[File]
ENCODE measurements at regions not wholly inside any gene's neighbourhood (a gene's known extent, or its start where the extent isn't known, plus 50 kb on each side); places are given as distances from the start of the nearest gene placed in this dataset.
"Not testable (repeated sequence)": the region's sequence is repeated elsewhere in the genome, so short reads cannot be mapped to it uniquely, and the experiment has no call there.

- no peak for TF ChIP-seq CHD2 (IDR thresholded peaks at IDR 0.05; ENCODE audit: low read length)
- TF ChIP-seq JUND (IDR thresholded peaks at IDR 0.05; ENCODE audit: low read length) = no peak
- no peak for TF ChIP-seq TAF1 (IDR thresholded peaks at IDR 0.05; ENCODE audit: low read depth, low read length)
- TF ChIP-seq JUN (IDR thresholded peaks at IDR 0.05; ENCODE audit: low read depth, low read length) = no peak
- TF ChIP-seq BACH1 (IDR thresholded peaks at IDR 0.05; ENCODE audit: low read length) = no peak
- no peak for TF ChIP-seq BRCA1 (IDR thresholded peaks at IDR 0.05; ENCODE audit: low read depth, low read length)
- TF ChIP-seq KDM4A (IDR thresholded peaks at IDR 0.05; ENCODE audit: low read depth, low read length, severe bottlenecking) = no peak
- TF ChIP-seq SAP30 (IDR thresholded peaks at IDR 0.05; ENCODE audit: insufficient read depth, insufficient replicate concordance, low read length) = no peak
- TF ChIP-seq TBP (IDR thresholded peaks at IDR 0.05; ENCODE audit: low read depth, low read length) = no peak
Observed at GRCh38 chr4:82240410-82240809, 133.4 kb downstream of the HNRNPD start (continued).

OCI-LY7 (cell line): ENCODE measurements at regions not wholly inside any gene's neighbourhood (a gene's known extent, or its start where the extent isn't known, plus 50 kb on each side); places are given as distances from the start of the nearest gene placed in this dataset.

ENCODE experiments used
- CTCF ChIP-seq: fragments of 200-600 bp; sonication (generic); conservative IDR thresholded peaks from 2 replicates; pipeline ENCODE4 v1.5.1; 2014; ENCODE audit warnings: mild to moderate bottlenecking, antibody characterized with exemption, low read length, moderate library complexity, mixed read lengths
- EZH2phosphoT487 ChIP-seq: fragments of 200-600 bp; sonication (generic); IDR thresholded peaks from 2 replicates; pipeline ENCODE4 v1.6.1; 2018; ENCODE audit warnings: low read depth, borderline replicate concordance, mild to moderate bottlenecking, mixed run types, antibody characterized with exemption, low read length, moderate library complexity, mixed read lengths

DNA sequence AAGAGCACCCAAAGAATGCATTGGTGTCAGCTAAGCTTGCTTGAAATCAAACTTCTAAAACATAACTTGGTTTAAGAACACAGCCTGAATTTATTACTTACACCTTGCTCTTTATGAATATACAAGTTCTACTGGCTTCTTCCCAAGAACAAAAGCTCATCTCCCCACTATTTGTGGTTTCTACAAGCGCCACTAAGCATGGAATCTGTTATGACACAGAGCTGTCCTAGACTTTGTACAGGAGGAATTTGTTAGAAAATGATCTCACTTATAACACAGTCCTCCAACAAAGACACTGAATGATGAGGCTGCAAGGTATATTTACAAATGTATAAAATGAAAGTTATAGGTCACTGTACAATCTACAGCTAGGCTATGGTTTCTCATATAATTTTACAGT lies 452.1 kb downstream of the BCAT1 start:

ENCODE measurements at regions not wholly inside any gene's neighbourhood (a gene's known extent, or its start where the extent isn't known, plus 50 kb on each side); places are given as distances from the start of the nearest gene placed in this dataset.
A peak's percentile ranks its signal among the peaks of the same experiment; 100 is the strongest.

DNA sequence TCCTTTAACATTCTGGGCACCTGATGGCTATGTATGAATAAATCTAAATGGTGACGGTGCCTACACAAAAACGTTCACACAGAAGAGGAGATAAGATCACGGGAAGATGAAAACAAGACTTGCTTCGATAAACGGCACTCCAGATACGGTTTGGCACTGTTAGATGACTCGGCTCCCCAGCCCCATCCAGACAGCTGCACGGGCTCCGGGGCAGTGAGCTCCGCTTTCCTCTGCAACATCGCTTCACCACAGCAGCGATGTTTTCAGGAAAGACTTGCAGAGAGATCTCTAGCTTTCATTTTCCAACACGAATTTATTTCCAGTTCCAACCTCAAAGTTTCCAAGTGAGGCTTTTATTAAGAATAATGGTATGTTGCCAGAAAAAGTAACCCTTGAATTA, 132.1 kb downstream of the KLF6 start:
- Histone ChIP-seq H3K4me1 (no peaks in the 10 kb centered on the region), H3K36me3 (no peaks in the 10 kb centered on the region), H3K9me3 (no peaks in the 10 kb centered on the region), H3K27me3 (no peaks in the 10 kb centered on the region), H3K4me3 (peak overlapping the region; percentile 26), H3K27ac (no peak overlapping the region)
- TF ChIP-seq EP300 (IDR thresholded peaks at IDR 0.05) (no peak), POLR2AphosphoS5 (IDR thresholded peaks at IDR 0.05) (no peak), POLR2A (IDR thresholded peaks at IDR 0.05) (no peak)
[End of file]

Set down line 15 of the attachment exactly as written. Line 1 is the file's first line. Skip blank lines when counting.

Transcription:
- CTCF ChIP-seq: fragments of 200-600 bp; sonication (generic); conservative IDR thresholded peaks from 2 replicates; pipeline ENCODE4 v1.5.1; 2014; ENCODE audit warnings: mild to moderate bottlenecking, antibody characterized with exemption, low read length, moderate library complexity, mixed read lengths